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The Fréchet distribution: $$\Phi_\alpha(x)=\begin{cases}0,\; x\leq 0\\e^{-x^{-\alpha}},\; x>0\end{cases}$$

shows a power law decay at the tail (survival):

$$1- \Phi_\alpha(x) = 1 -e^{-x^{-\alpha}}\sim x^{-\alpha}, \; x \to \infty$$

How can I prove this? I suppose it is done with a Taylor series (?)

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By definition, $f$ and $g$ are asymptotically equal (as $x$ approaches infinity), denoted by

$$ f(x) \sim g (x) \; \; (x\rightarrow \infty),$$ if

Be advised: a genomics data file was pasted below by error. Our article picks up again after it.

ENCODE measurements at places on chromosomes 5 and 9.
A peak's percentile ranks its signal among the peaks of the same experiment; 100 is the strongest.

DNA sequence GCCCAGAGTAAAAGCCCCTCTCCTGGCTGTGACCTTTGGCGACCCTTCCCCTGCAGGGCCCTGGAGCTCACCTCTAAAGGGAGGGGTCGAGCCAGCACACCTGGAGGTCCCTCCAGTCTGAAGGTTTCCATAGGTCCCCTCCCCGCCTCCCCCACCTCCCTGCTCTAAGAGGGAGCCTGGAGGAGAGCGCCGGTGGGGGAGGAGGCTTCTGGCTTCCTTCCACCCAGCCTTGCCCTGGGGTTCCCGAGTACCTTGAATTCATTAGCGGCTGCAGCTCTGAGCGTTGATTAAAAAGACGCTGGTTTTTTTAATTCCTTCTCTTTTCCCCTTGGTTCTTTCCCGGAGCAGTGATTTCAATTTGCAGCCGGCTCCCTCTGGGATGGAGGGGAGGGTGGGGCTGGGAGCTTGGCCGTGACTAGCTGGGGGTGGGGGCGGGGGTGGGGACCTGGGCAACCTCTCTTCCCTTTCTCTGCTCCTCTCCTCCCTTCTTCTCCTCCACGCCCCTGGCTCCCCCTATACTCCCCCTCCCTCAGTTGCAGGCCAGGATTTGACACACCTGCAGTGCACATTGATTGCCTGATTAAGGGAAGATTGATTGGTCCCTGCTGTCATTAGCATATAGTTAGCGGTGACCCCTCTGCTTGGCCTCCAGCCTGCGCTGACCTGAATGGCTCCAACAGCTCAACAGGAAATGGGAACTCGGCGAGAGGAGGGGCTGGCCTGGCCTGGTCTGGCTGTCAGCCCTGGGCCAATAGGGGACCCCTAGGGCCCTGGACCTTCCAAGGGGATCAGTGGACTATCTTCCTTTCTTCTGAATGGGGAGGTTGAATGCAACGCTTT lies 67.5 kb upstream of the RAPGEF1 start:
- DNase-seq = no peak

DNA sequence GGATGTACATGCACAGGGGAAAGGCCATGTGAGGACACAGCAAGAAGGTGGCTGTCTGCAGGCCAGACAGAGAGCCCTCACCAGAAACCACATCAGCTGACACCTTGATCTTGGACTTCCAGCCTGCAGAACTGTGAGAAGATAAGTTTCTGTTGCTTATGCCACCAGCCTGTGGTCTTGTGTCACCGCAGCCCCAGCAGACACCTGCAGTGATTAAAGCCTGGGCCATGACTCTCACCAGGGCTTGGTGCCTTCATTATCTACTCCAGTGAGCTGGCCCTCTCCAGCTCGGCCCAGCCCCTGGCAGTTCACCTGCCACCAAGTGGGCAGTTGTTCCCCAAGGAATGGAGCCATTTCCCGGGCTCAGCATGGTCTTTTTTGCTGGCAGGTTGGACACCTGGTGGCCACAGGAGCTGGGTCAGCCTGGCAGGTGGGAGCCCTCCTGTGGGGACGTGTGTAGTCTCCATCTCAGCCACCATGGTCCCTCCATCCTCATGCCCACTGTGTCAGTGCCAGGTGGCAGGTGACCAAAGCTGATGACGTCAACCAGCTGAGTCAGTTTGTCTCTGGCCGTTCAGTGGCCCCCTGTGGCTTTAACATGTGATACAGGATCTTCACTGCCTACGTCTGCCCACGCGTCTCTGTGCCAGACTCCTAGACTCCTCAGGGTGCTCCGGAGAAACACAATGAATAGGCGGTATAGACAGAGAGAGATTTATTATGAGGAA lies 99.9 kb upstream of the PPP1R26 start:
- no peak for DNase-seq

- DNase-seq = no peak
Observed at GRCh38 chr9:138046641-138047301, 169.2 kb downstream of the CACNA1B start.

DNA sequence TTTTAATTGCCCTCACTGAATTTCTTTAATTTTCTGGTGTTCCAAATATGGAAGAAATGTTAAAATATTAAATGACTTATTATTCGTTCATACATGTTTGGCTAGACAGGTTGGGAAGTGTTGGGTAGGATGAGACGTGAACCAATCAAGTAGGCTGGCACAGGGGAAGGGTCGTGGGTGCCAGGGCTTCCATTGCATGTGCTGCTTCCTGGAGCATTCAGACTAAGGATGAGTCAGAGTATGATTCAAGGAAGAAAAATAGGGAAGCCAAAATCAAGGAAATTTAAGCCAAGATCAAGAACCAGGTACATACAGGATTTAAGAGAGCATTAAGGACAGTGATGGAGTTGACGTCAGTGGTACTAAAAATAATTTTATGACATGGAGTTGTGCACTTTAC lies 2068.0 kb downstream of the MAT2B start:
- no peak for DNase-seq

$$\lim_{x\rightarrow \infty} \frac{f(x)}{g(x)} = 1. $$

In your case, we have ($\alpha >0$)

$$\lim_{x\rightarrow \infty} \frac{1-e^{-x^{-\alpha}}}{x^{-\alpha}} \stackrel{y=x^{-\alpha}}{=}\lim_{y\rightarrow 0} \frac{1-e^{-y}}{y} \stackrel{L'Hospital}{=} \lim_{y\rightarrow 0} \frac{e^{-y}}{1} = 1 $$

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